“But for a large country w Ah a rapidly growing military prowess, the exercise of soft power can often become less than charming once requests are refused.”

“History tells us that countries that are military stronger rarely resist – and will almost always resort to – the use of force to acquire access to needed natural resources from poor economies with little military prowess; the Iraqi incursion by the United States and its allies is a recent example.” Page 173

 It Takes a Crisis

 “The sad truth is that in democracies with regular election cycles, government officials rarely focus on “imminent dangers.” Under the pressures of the ballot box, the urgent usurps the important. A more brutal way to put it is that governments tend not to care for future generations; these supposedly desirable models of government actually encourage political myopia.” Page 173/174

“When it comes to food, water, energy, and minerals, for example, there are clear signals today that these vital resources will not be enough to go around in the near future. As we witness the groundswell of the global population and as wealth and prosperity expand, global supply is struggling to keep up, but investment lags behind and nature’s supply hits its limits. All things being equal, the situation will only get worse over time.” Page 174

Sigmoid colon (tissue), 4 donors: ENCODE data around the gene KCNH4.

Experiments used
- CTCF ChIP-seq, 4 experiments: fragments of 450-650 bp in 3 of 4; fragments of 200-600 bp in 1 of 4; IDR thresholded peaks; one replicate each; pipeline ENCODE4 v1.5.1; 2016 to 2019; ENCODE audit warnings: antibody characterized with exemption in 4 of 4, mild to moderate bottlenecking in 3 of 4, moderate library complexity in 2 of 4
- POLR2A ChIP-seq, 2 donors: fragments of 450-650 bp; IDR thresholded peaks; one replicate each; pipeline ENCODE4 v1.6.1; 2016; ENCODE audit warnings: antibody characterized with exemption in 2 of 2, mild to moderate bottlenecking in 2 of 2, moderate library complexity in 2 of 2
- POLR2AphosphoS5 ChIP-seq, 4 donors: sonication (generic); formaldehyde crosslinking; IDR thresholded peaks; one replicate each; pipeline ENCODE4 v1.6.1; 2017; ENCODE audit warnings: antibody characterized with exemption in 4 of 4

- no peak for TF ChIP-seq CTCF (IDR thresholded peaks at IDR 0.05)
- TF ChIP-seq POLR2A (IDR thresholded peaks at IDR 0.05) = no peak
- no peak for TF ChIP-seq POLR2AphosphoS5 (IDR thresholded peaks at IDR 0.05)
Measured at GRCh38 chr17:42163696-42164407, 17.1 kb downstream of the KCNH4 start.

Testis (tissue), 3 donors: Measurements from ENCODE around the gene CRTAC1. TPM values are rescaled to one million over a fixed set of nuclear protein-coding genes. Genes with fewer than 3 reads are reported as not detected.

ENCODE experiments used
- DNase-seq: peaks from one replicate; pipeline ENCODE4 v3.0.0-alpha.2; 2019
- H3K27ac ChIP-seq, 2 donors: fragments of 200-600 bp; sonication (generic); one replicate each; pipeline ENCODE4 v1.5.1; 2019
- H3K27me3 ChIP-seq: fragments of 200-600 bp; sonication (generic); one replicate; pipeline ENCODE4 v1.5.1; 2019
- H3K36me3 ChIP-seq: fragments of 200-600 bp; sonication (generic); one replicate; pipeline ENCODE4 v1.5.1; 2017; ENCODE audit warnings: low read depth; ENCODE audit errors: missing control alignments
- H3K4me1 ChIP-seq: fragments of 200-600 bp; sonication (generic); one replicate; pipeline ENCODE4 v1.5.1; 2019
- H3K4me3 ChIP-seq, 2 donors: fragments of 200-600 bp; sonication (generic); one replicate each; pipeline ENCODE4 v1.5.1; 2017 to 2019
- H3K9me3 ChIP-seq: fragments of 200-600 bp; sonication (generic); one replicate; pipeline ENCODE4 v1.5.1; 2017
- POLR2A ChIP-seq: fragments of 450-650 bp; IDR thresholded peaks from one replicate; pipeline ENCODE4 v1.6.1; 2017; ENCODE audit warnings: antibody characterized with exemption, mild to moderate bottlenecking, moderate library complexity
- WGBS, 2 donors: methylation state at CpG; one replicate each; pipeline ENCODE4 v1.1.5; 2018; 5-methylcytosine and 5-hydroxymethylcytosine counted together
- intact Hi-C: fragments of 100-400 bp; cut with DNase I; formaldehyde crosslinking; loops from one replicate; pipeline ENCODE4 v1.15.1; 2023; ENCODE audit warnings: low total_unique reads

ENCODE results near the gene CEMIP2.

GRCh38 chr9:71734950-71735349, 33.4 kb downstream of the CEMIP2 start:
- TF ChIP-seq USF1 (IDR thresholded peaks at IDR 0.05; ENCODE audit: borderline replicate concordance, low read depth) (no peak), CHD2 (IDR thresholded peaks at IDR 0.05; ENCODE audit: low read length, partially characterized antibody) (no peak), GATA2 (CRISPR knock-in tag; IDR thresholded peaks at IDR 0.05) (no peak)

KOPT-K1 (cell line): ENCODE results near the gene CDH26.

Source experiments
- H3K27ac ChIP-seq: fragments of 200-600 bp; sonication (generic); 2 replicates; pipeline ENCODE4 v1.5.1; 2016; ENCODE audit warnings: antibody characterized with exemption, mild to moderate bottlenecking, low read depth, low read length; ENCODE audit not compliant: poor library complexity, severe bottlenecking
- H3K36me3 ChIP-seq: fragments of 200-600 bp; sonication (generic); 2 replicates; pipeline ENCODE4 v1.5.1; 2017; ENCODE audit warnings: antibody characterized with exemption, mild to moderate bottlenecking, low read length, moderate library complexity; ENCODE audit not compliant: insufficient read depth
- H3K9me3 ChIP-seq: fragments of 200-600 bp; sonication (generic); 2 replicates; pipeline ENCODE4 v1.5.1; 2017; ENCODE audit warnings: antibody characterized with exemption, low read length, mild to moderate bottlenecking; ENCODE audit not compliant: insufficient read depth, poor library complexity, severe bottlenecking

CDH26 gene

“When the day of reckoning comes in the form of resource scarcity , as it most certainly will – sooner rather than later – will be ready, stocked up with inventories, save for a rainy day ? With precision, execution, and foresight, China is doing everything to be prepared for that fateful moment. But for the rest, without focused and concerted efforts  many hundreds of millions of people will face famine, conflict, and worse.” Page174/175